The number of people aged 65+ is on the rise, and so is the number of robotics projects that hope to avert the impending care crisis by augmenting or substituting human caregivers with robotic ones. But how much time are we comfortable letting our seniors spend with robots?
Unfortunately, the reality that automated vehicles will eventually kill people has morphed into the illusion that a paramount challenge for or to these vehicles is deciding who precisely to kill in any given crash. Although dilemma situations are relevant to the field, they have been overhyped in comparison to other issues implicated by vehicle automation.
We have a tall order when it comes to dreaming up a trustworthy care robot: a robot could clean the house, find and fetch objects, and even keep seniors company. But if robots take on so many daily care tasks for the elderly, is it possible that seniors will have to interact with them too much? Is there such a thing as a socially acceptable amount of interaction with a care robot? Let us know what you think as we continue our reader polls about care robots.
When thinking about robots that can be used to care for the elderly, most people imagine humanoid robots that are meant to help with cooking, cleaning and socializing. But what if robots could be used to keep elderly people from needing help in the first place? Walking assistive devices could be just the tool.
Alex Leveringhaus, author of a recent Oxford Martin School policy paper titled Robo-Wars: The Regulation of Robotic Weapons discusses the ethics of autonomous weapons, urges governments to recognise the increasing prominence of these weapons in contemporary and future forms of warfare, and proposes steps towards suitable regulation.
Robots that interact with everyday users may need a combination of speech, gaze, and gesture behaviors to convey their message effectively. This is similar to human-human interactions except that every behavior the robot displays must be designed and programmed ahead of time. In other words, designers of robot applications must understand how each of these behaviors contributes to the robot’s effectiveness so that they can determine which behaviors must be included in the application’s design.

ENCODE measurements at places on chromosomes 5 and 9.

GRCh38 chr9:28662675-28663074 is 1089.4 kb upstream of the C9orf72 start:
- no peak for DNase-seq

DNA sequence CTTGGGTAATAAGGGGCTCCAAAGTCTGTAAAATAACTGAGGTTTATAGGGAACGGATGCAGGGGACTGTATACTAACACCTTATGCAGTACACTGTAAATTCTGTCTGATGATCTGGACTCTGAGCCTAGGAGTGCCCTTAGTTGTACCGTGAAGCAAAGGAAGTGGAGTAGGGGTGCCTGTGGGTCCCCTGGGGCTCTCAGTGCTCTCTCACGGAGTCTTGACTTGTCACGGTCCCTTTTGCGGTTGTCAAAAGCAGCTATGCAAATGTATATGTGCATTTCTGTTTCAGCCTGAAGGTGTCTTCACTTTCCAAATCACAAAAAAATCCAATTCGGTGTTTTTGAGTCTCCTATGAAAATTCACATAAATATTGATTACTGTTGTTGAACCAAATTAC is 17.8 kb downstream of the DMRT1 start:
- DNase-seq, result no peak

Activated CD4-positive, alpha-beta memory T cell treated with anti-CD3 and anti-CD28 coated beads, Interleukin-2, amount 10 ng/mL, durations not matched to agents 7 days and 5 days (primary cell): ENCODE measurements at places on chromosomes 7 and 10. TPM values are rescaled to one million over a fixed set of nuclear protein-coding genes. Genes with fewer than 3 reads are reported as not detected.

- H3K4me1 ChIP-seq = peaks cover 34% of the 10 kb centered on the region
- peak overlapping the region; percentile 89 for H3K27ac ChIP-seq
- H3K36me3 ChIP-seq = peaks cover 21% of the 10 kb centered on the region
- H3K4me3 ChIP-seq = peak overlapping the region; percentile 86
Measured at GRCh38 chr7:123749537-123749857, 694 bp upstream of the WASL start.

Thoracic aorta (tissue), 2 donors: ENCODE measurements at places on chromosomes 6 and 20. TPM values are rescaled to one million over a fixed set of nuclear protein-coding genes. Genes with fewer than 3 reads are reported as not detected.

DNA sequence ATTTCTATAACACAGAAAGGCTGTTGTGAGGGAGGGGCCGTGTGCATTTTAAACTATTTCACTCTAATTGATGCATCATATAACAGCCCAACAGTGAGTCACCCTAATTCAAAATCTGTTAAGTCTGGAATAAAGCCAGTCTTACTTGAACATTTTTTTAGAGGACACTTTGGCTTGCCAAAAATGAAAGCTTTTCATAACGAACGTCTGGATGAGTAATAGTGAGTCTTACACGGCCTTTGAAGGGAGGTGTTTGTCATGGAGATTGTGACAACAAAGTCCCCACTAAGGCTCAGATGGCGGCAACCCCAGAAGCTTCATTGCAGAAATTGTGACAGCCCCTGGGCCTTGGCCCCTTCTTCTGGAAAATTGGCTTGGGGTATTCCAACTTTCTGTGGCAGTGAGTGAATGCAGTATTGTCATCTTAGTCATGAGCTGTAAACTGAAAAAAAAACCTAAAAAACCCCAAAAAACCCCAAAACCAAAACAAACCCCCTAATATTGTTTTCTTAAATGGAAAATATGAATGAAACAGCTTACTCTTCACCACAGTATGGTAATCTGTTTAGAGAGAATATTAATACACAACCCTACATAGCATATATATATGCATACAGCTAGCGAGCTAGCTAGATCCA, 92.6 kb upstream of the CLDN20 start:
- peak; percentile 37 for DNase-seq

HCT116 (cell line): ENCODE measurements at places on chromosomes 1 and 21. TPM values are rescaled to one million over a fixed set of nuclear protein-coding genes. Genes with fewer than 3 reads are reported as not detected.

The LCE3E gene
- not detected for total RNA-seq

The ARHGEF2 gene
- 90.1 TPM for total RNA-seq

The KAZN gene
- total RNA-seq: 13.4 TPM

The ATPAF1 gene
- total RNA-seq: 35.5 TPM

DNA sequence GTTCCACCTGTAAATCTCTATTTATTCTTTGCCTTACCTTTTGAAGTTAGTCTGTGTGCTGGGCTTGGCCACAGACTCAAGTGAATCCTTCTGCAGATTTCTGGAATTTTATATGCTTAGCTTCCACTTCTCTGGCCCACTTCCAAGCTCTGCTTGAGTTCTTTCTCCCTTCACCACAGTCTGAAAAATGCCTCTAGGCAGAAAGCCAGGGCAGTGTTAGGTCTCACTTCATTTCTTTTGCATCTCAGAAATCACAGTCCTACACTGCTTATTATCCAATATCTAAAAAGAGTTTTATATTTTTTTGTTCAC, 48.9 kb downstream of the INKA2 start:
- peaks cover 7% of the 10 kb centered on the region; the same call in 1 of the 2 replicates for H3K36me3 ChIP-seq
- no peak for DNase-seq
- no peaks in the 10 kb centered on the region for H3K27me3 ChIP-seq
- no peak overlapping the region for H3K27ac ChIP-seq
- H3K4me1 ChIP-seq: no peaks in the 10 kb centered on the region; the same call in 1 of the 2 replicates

Our newest video interview features PhD student Joydeep Biswas, who works with Dr. Manuela Veloso’s CORAL research group, and scientist Brian Coltin, who is at NASA’s Ames Intelligent Research group since graduating from his PhD at Carnegie Mellon under Dr. Manuela Veloso’s supervision.
One of the driving forces of social, interactive robotics is the issue of impending labour shortage, which is projected to be one of the major and inevitable consequences of the ageing population phenomenon.
A new action/sci-fi thriller by Neill Blomkamp (District 9, Elysium) is due in theatres March 6, 2015. Starring Sharlto Copley, Hugh Jackman, Dev Patel, and Sigourney Weaver, Chappie follows an experimental humanoid as it learns to think and feel for itself, and explores the resulting awe and fear that comes from the humans that encounter it on its path to “the next step in evolution”. Watch the trailer.
What is a social robot supposed to look like? We have asked ourselves this question many times during the last year. HUGE design was fortunate enough to be partnered with the Jibo team and tasked with creating the industrial design/look and feel for Jibo. At first, it seemed that our lack of experience designing anything remotely close to a robot might be a problem. We quickly learned however that this product needed to be unlike any existing robot, and a fresh industrial design was going to be a crucial part in defining this new socially charged experience for users.
As our homes become increasingly automated, will we eventually be living inside what is essentially a robot? Given that smart homes can collect data and learn about your daily habits, and come up with the optimum time to turn on/off different devices in the home, what should this giant robot optimize for?